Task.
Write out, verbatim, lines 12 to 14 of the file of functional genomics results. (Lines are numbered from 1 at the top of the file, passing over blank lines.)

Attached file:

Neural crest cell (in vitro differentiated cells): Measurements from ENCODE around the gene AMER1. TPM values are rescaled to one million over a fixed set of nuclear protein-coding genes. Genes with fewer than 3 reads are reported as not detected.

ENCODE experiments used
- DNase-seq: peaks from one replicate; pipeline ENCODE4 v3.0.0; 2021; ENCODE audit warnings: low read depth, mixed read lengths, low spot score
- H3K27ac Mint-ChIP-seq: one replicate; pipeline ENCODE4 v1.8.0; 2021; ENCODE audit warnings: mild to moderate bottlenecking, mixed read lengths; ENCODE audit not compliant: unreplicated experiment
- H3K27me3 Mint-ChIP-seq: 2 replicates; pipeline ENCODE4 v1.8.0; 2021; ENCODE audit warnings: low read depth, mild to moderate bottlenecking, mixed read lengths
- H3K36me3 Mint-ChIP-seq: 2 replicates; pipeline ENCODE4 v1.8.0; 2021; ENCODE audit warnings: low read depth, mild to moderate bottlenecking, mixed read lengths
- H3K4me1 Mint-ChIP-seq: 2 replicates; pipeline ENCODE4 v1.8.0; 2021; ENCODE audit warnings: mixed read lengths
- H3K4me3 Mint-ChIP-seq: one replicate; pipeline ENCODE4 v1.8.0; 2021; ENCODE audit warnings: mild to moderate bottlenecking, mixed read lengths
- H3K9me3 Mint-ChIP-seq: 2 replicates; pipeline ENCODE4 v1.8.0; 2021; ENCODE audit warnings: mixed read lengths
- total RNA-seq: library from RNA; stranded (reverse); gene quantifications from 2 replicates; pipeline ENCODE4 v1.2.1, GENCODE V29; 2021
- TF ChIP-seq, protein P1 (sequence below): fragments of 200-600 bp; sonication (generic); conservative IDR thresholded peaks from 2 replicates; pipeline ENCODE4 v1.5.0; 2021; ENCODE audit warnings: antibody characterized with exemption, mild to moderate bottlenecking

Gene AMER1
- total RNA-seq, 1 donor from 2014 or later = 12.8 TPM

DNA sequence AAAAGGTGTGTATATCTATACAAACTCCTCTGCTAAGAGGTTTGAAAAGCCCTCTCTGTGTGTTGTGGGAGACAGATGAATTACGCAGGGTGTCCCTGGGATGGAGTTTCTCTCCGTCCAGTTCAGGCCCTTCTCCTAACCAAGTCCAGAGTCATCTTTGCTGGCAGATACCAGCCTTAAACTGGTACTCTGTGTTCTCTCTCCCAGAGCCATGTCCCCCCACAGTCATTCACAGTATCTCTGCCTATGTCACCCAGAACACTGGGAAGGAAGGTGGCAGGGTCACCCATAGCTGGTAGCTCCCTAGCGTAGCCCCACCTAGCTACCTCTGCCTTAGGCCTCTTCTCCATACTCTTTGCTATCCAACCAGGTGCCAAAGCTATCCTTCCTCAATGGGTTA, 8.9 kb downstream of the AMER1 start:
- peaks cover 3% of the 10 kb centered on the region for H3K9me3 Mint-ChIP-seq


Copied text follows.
Gene AMER1
- total RNA-seq, 1 donor from 2014 or later = 12.8 TPM

DNA sequence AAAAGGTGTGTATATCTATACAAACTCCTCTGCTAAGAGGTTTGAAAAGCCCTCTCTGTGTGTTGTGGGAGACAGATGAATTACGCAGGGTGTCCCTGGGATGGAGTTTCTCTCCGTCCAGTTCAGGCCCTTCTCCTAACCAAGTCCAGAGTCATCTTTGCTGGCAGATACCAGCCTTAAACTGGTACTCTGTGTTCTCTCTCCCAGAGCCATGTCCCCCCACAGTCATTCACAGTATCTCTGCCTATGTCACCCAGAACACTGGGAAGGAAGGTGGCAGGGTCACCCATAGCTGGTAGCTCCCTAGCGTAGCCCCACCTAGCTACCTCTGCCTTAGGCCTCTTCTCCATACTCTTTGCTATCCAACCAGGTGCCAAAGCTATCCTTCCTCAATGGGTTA, 8.9 kb downstream of the AMER1 start: